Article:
Net margin/ man day (labour) 21,989.4 11,925.6 2,830.6 58,470.8
Alternative business profits/ season 116,373.5 210,315.4 0 1,000,000
4 Conclusions and recommendations
Compared to small ruminants, the population of large ruminants in the study area can be said to be very small. Thus the small ruminants are a major component of the pastoral population‟s household economy.
Results show that both primary and secondary traders operate in an imperfect market, controlled by buyers. Buyers exercise market control influencing pricing decisions, especially at the terminal market, meaning that sellers (traders) are absolute price takers. Based on the benchmark opportunity cost of traders the results show an absence of economic rent since in both channels net margins are lower than the opportunity cost. Yet in an imperfect market situation of sellers, we would expect to find that profits are above normal.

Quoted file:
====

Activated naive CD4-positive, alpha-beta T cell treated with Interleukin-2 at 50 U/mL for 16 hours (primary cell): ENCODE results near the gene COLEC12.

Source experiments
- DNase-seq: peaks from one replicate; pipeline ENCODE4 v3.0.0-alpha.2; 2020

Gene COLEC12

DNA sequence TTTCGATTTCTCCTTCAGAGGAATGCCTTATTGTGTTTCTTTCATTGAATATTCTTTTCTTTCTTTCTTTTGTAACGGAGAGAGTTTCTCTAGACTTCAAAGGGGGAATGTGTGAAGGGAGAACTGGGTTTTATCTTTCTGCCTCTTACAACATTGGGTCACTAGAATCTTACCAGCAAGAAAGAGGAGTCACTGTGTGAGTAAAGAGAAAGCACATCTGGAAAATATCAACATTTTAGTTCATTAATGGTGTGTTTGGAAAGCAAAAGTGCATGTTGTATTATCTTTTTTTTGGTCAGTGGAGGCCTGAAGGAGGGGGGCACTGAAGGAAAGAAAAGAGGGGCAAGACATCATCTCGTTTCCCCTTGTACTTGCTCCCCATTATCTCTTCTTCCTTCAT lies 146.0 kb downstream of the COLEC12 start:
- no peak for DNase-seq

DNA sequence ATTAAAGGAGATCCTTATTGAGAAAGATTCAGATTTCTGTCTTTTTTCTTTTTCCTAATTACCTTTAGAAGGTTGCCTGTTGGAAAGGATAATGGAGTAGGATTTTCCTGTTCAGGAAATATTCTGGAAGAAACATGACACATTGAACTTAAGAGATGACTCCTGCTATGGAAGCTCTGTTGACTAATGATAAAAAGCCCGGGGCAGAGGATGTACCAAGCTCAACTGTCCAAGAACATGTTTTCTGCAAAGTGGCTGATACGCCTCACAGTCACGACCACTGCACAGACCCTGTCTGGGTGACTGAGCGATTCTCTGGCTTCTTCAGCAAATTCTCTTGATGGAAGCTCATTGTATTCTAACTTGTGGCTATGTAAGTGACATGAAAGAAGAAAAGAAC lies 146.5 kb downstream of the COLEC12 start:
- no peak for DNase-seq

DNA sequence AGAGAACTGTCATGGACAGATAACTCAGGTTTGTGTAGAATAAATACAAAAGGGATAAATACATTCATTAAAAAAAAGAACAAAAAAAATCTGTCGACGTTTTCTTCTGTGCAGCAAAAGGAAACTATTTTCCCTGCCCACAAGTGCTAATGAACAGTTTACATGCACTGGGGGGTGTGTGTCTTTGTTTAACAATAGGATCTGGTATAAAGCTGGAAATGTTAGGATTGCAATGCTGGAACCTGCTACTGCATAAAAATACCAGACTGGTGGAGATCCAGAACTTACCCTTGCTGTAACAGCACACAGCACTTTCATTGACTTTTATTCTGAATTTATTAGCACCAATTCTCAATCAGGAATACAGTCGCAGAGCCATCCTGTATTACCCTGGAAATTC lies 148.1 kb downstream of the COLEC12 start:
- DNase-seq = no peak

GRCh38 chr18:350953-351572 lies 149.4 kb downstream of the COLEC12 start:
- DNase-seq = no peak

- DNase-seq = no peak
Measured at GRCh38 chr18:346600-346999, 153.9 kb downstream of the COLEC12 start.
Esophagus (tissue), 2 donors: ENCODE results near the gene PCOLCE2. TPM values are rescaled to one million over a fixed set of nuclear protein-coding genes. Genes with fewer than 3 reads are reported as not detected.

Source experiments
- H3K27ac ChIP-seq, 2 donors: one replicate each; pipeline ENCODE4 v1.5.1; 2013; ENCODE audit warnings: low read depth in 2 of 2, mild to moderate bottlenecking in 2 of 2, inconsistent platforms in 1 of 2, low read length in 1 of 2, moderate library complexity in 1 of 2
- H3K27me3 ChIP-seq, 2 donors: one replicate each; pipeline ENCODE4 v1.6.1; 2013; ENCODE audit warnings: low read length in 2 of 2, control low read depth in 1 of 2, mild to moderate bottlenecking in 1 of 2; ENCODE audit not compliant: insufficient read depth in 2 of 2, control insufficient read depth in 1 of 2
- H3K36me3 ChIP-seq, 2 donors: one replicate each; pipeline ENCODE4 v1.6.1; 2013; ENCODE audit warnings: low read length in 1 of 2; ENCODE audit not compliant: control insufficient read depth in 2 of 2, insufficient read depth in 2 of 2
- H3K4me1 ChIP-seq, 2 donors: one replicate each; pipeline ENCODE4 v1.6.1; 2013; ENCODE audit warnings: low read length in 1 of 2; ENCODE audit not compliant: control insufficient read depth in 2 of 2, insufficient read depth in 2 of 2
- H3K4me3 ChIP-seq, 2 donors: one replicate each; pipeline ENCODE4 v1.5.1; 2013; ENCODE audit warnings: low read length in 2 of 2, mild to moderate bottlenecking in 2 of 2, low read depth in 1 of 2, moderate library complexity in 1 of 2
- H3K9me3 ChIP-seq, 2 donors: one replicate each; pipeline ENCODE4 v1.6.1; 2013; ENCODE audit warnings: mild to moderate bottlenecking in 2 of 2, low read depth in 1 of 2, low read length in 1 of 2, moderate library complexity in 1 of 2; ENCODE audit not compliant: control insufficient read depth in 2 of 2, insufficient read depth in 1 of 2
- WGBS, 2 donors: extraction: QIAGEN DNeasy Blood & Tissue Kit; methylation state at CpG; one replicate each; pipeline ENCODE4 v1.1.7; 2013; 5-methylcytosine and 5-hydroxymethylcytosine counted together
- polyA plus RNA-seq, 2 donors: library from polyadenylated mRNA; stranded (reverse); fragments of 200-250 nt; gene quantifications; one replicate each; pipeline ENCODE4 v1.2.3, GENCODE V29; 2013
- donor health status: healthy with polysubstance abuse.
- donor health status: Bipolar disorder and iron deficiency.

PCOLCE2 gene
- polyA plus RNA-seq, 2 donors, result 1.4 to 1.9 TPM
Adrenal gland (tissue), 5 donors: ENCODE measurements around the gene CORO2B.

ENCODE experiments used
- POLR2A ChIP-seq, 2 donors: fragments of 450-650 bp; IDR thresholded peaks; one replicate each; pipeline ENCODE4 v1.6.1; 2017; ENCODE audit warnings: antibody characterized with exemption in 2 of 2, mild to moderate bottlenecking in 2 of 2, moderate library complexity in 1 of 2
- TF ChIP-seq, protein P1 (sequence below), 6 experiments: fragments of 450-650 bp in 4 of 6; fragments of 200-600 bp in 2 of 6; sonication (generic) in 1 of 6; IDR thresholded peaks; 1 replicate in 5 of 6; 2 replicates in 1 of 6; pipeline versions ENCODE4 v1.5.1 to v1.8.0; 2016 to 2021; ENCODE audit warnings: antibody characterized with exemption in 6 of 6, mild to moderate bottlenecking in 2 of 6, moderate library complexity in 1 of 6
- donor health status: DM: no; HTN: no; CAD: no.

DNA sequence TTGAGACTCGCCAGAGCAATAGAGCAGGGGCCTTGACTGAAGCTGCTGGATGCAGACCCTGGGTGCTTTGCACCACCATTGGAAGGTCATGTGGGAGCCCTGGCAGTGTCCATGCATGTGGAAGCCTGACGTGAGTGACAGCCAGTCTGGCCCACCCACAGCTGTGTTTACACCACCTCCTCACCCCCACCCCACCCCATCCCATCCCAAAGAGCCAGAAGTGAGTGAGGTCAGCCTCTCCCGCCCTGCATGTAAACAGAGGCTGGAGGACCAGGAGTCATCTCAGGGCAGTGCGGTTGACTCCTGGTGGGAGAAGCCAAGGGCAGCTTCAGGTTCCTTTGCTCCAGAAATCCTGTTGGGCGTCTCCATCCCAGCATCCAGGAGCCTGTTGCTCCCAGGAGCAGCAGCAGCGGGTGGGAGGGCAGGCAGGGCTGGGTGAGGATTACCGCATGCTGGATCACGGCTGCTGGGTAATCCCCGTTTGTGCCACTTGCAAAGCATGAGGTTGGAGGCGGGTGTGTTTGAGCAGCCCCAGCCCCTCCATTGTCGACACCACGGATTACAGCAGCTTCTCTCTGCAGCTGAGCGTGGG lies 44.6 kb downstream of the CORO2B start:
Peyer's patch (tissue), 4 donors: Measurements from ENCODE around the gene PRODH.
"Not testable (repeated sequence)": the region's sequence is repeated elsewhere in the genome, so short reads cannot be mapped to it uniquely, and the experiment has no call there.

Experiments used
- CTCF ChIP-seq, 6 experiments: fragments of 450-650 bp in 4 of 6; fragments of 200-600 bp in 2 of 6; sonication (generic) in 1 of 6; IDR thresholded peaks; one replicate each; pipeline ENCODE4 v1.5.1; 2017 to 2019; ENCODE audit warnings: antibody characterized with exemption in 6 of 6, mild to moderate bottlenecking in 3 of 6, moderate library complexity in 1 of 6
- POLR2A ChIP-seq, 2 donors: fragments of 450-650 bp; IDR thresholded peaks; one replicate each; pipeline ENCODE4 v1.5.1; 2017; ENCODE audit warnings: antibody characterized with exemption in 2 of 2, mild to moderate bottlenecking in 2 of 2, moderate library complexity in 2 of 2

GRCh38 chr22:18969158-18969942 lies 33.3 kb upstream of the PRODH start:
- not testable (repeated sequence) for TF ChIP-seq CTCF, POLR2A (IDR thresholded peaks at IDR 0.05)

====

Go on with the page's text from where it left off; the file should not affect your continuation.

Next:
The study was part of a larger study that aims to improve the livelihoods of poor livestock keepers who depend highly on indigenous small stock. The proposed improvement was to be achieved through the community-based management of indigenous breeds. The findings of this study suggest that part of such interventions should focus on marketing issues and, in particular, improving the market infrastructure from the very interior areas of the district to the terminal market in Nairobi is important. One such means of improving market infrastructure would be to elevate the market at the district head quarters to a secondary market to serve as a second collection point for animals. This would call for an enabling environment to increase the market size in terms of both volume transacted and/ or number of traders. Increase in market size can be encouraged through providing facilities such as water, roads, grazing ground around the market. Provision of such facilities could be done by the government which would help support value addition to these animals through change of ownership along the market channel and raise prices for both producers and primary traders who would be walking the animals to this market.